The modern Kerberos protocol has gone through several major revisions since it was first conceived as part of Project Athena. During each revision, major improvements have been made in usability, extensibility, and security.
The early versions of Kerberos (pre-Version 4) were created and used internally at MIT for testing purposes. These implementations contained significant limitations and were only useful to examine new ideas and observe the practical issues that arose during development and testing.
The first version of Kerberos distributed outside of MIT was Kerberos 4. First released to the public on January 24, 1989, Kerberos 4 was adopted by several vendors, who included it in their operating systems. In addition, other, large distributed software projects such as the Andrew File System adopted the concepts behind Kerberos 4 for their own authentication mechanisms.
The basics of what was to become the Kerberos 4 protocol are documented in the Athena Technical Plan. Ultimately, the details of the protocol were documented through the source code in the reference implementation published by MIT.
However, due to export control restrictions on encryption software imposed by the U.S. government, Kerberos 4 could not be exported outside of the United States. Since Kerberos 4 uses DES encryption, organizations outside of the U.S. could not legally download the Kerberos 4 software as-is from MIT. In response, the MIT development team stripped all of the encryption code from Kerberos 4 to create a specialized, exportable version. Eric Young, at Bond University of Australia, took this stripped version of Kerberos 4 and added his own implementation of DES to create "eBones.” Since eBones contained encryption software developed outside of the United States, it was unencumbered by the U.S. encryption export controls, and could be legally used anywhere in the world.
Today, several implementations of Kerberos 4 still exist. The original MIT Kerberos 4 implementation is now in a maintenance mode and officially considered “dead.” The kth-krb distribution, developed in Sweden, is still actively developed but it is highly recommended that new installations use the superior Kerberos 5 instead. In this book, coverage of Kerberos 4 is restricted to a discussion of the protocol in Chapter 3. Most of the book covers the next version of Kerberos, Kerberos 5.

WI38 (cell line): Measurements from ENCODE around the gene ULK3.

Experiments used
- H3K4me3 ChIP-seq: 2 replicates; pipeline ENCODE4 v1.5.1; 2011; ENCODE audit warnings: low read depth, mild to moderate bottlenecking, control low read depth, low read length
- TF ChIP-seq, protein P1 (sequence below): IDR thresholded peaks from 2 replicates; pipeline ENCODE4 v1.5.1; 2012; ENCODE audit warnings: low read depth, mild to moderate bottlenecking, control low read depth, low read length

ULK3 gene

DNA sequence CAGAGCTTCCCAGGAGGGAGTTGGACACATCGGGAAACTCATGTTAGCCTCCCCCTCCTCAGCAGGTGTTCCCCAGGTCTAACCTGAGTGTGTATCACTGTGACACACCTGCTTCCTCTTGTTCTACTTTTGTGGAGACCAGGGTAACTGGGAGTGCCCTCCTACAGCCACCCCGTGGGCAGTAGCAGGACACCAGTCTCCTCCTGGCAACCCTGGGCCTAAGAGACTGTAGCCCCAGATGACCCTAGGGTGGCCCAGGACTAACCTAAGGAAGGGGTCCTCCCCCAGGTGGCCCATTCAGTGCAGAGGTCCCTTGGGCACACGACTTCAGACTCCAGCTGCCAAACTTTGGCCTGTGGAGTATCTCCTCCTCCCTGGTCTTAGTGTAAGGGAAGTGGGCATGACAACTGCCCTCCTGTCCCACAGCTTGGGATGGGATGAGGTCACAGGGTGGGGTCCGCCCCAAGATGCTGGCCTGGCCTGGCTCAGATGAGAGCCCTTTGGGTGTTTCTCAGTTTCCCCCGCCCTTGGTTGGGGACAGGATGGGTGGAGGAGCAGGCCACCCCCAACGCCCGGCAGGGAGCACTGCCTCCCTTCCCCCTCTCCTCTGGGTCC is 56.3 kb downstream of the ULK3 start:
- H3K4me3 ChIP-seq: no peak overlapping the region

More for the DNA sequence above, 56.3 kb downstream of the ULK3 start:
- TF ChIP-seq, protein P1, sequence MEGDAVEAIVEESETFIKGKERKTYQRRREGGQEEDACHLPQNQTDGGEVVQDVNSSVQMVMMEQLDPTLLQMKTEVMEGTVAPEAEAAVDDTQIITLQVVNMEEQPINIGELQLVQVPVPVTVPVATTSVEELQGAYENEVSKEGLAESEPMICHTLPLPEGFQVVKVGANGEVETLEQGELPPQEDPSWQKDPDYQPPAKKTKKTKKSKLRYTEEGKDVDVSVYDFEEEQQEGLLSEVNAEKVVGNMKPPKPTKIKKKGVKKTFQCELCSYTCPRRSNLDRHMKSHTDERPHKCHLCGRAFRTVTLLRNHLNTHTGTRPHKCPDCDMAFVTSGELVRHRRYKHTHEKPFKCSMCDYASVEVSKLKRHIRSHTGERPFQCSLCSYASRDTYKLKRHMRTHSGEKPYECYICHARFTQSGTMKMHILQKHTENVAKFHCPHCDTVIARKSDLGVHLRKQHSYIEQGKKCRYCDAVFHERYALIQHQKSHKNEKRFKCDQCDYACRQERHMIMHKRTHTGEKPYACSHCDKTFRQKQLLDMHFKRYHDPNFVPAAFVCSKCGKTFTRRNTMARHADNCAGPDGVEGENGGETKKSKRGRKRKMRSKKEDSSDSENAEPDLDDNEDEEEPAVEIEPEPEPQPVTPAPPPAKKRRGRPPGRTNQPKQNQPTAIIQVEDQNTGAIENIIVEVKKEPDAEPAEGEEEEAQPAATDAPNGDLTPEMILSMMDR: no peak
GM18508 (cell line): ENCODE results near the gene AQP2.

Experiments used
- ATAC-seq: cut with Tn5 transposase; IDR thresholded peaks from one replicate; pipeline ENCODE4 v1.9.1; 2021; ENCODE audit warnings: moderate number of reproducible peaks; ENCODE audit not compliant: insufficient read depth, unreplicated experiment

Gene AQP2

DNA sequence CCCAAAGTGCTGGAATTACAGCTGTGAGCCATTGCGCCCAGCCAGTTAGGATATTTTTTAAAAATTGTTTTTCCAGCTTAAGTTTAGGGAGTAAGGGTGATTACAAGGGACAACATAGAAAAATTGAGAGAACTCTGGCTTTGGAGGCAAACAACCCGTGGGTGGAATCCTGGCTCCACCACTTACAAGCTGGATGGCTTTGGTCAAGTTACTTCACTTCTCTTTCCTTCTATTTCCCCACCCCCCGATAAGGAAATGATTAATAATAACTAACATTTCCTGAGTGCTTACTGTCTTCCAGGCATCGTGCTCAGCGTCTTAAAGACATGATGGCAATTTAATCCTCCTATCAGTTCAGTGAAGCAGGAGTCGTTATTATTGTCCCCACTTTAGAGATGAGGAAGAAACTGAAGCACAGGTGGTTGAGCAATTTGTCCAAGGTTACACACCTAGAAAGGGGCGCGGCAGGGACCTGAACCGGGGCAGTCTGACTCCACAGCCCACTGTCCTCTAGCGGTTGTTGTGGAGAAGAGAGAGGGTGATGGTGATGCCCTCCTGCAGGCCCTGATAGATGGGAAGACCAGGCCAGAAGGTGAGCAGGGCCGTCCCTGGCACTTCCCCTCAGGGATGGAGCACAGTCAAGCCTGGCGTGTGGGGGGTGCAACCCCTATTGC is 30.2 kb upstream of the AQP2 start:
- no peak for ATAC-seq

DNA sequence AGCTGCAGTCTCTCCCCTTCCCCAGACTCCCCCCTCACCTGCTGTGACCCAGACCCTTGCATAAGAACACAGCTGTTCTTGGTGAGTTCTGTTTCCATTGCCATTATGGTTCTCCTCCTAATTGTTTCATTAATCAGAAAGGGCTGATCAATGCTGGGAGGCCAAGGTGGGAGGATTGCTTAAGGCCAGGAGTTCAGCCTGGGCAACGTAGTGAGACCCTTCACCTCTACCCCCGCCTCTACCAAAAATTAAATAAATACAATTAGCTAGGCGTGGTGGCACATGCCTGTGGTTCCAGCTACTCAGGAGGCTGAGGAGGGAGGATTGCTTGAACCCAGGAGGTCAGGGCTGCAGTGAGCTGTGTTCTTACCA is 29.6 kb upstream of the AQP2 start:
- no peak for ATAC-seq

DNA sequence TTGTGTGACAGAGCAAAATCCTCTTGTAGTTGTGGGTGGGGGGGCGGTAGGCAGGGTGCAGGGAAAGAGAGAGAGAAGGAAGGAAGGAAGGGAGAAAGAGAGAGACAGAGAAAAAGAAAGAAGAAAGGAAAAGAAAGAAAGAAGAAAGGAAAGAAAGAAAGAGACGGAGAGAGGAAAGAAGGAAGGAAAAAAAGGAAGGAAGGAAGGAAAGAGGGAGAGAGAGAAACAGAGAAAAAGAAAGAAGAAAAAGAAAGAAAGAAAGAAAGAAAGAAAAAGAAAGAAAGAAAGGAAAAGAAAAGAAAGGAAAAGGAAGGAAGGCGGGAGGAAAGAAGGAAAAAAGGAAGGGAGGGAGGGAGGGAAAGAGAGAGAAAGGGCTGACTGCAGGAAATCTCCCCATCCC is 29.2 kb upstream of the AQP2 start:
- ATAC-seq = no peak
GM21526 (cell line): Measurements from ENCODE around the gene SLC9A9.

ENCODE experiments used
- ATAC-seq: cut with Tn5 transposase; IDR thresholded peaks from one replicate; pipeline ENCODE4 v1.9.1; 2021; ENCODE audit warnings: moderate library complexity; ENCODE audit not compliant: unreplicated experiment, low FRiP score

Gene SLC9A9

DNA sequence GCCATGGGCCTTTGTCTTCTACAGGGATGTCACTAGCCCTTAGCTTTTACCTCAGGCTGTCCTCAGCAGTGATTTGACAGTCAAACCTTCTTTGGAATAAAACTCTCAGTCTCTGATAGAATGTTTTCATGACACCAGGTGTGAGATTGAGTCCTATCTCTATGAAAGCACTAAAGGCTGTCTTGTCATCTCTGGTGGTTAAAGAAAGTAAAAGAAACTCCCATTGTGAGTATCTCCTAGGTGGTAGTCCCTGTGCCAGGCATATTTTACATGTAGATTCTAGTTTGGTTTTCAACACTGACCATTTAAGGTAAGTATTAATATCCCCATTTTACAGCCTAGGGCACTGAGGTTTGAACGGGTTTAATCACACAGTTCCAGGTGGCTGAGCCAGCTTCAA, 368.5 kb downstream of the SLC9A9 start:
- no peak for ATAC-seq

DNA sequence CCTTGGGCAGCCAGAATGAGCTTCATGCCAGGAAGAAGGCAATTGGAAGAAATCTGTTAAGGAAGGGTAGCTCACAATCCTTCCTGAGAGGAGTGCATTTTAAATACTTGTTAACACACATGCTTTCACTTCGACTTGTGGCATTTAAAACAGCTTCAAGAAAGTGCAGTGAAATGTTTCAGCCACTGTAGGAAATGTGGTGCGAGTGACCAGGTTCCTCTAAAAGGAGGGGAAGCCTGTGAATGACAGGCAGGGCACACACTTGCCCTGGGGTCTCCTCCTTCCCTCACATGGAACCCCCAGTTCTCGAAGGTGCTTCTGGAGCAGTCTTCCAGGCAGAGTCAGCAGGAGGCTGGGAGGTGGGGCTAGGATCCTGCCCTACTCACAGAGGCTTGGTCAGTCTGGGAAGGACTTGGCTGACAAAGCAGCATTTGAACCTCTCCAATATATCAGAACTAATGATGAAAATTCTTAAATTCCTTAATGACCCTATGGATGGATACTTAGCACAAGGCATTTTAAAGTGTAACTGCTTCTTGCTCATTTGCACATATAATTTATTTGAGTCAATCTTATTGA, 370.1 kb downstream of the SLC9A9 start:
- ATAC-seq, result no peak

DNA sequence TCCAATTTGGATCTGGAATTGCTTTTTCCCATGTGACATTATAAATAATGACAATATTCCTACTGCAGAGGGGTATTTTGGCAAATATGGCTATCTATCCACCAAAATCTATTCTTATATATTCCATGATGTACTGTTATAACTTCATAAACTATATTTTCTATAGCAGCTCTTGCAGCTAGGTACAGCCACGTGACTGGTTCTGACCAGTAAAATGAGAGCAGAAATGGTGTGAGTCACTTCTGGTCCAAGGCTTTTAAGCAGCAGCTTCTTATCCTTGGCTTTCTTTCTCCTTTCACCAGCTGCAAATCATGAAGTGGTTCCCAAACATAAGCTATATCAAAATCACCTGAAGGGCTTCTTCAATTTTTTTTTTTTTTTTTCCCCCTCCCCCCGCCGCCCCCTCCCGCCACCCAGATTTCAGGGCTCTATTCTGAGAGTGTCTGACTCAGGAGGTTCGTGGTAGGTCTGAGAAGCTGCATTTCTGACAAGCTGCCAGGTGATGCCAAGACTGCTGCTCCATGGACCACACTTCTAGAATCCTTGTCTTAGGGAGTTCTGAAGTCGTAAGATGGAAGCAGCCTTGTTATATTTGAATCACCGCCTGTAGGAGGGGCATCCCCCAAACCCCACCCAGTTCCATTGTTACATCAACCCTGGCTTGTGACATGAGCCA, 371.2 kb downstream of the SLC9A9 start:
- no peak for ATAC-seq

Kerberos 5 was developed to add features and security enhancements that were not present in Version 4 of the protocol. Kerberos 5 is the latest version of the Kerberos protocol and is documented in RFC 1510.
To correct the deficiencies in the Kerberos 4 protocol, several new features were added. They include:
A better wire protocol, based on ASN.1
Credential forwarding and delegation
More flexible cross-realm authentication
Extensible encryption types
In addition to the reference implementation by MIT, many other implementations of Kerberos 5 have been developed, some commercial and some open source. The implementations covered in this book include MIT, Heimdal, Microsoft (Windows 2000 and above), and Apple (Mac OS X and above).
Unfortunately, while the rules surrounding encryption export out of the United States have been relaxed on open source software as of January 2000, the MIT distribution is still available to U.S. residents only. Because of the overly cautious actions of the MIT lawyers, a group in Sweden is developing and distributing the Heimdal Kerberos 5 distribution, which is unencumbered by any export control laws.
The Kerberos protocol is constantly changing and evolving to incorporate the latest technologies and lessons learned from practical implementation experience, as well as to face new challenges presented by adversaries with ever-increasing computing power available at little cost. Currently, a new set of specifications are being developed by a set of developers who are part of the Internet Engineering Task Force’s (IETF) Kerberos working group. As of this writing, the Kerberos working group is in the final stages of writing a document named the Kerberos Clarifications, which will supercede RFC 1510 and become the new Kerberos 5 standard document. The Kerberos Clarifications also includes several new features that will extend the Kerberos protocol, providing for future growth and interoperability with current Kerberos 5 implementations.
In addition to the Kerberos Clarifications, the Kerberos working group is also working on several additional extensions to the Kerberos protocol, published as separate Internet draft documents. Some of these extensions have already been implemented based on earlier versions of the draft, such as the Public Key extensions that Microsoft includes with Windows 2000, XP, and 2003. We will discuss these future directions of Kerberos and some of the new extensions that are being proposed as Internet standards in Chapter 10.
These additional features and refinements to the Kerberos protocol ensure its continued success as the most widely implemented single-sign-on authentication protocol. In addition, through the adoption of Kerberos in the latest versions of Microsoft Windows, Kerberos is now enjoying more widespread popularity in small- and medium-sized networks.